Melanie Holpert studies History and Film at the University of Southern California. She is originally from Chicago, Illinois but now lives in Los Angeles, California while she attends university. Her parents are both Russian and practice Judaism—they have strong ties to Russia and are very committed to preserving their heritage. As such, Melanie’s parents and extended family imparted a number of Russian traditions to her and her older sister as they grew up. Of these, Melanie most vividly remembers the superstitions. Below, she recounts one of the superstitions she observed while growing up:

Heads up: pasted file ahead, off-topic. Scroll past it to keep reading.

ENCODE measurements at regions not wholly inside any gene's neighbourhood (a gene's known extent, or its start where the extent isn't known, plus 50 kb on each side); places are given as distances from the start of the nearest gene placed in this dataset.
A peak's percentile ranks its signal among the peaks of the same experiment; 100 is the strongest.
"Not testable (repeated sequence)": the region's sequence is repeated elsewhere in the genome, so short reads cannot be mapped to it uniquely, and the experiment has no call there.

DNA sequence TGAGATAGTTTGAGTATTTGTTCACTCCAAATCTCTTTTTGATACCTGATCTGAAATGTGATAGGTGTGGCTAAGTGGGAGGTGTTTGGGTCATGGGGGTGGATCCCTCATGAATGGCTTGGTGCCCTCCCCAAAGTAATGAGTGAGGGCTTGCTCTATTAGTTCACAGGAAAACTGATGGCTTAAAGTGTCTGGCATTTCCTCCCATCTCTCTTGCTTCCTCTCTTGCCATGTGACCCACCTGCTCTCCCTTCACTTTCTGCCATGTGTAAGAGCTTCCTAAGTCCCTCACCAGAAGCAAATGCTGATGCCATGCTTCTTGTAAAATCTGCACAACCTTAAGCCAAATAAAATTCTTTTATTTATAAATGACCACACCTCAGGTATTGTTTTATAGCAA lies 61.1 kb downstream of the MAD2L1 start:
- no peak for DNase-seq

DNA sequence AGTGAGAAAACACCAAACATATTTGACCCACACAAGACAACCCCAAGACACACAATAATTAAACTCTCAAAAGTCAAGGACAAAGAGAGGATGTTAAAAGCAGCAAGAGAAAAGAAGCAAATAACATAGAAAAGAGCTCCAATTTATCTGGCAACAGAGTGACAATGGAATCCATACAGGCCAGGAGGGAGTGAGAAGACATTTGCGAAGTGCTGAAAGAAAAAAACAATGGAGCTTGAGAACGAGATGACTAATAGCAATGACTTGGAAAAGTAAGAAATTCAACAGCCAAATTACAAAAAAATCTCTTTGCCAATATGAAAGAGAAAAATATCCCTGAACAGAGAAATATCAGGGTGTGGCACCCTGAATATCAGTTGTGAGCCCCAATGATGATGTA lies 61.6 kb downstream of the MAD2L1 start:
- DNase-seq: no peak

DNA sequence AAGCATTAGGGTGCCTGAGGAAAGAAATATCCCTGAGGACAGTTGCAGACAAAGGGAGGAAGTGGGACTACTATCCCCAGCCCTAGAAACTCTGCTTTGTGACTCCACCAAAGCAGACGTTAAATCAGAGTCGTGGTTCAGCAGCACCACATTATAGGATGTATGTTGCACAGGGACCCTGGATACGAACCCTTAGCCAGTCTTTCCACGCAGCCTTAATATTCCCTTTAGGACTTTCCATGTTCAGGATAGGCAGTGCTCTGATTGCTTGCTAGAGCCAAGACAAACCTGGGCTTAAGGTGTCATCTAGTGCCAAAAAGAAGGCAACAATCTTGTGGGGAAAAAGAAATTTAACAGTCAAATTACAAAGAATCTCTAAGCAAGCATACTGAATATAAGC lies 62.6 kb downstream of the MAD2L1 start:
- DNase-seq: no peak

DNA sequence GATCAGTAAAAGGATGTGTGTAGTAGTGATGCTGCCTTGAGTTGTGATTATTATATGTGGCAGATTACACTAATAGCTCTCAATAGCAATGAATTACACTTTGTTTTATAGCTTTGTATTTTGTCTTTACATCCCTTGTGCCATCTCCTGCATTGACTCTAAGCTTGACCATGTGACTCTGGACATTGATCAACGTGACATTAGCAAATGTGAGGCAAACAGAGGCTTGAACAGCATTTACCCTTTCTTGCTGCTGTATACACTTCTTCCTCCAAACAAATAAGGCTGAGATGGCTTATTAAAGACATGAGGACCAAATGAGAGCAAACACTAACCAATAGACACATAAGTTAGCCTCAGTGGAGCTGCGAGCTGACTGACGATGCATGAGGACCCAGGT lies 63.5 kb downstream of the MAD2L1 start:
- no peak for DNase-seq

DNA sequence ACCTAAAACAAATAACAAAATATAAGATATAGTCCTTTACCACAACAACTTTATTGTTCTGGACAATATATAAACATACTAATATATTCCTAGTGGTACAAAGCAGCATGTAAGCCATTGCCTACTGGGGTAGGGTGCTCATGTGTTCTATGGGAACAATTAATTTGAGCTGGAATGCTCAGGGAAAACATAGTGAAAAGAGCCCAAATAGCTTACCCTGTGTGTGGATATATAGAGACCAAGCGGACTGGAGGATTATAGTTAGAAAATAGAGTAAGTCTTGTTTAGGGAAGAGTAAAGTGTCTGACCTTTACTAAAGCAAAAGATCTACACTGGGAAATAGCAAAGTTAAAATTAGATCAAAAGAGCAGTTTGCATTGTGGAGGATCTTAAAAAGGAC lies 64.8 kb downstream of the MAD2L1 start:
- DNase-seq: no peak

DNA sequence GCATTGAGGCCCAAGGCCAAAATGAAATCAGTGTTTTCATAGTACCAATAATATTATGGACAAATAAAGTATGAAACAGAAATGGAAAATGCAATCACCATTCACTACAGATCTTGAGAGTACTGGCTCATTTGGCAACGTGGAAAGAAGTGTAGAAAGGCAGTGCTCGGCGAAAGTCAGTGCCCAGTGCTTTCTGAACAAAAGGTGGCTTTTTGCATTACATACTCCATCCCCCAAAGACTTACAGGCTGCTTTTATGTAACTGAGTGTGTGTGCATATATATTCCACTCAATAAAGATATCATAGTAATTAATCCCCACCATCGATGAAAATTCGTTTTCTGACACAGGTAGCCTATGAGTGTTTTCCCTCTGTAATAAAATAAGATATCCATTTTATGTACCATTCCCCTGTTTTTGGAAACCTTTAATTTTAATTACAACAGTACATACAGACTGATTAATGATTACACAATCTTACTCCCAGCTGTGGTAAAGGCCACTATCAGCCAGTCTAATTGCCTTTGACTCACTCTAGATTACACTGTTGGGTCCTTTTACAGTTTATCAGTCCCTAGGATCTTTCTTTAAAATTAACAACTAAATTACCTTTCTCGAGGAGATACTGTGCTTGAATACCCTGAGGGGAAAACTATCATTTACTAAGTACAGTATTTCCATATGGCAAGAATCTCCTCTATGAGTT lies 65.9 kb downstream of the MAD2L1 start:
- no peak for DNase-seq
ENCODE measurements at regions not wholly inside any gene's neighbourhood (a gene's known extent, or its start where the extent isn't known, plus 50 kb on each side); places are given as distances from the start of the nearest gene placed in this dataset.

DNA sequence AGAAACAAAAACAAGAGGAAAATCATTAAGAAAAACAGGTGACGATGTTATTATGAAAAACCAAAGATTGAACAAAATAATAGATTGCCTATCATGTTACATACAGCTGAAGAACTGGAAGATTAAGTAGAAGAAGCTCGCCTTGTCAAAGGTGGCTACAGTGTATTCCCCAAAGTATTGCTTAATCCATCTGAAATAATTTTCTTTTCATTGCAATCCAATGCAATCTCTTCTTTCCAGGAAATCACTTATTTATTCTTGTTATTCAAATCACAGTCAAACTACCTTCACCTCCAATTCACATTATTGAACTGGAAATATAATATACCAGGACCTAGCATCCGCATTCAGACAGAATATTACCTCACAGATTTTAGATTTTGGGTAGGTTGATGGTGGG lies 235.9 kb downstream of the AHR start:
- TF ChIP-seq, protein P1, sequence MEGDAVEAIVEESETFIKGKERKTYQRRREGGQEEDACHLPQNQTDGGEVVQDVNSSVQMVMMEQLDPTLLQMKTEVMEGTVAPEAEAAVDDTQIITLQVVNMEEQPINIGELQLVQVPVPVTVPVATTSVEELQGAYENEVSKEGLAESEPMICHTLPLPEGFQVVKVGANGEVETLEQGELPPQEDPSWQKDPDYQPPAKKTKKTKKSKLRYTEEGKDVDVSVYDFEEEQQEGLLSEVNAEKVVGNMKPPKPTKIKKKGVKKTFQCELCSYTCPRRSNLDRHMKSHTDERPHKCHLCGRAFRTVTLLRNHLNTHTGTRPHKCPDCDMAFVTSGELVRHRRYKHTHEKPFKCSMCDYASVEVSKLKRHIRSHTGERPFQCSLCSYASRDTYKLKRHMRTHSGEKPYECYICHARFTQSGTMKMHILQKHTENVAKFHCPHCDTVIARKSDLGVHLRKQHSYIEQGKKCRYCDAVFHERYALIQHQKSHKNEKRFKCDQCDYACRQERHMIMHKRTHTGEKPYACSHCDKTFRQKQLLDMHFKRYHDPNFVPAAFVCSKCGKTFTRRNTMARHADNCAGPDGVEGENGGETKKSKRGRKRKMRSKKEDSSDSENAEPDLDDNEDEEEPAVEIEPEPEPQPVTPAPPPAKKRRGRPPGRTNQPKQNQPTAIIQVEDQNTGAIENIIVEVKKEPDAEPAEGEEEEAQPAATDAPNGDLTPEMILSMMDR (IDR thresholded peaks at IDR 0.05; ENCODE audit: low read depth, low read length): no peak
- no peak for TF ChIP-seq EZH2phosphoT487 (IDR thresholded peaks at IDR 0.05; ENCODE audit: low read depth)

Melanie: “If I’m describing an injury, or like an illness to another person, I can’t show it on my own body.”
Isabella: “Why is that?”
Melanie: “They say it’s going to happen to you if you describe it using your own body. You can only describe it verbally.”
Here, Melanie describes a superstition that warns against discussing injuries. This superstition implies a great concern for physical health in Russian culture, or at least a particularly strong aversion to sickness and injury. It also suggests that Russians view injury as something that is controlled by other forces (i.e. the Gods, the universe, etc.). The superstition described above serves as a way to avoid any unnecessary injuries or sicknesses.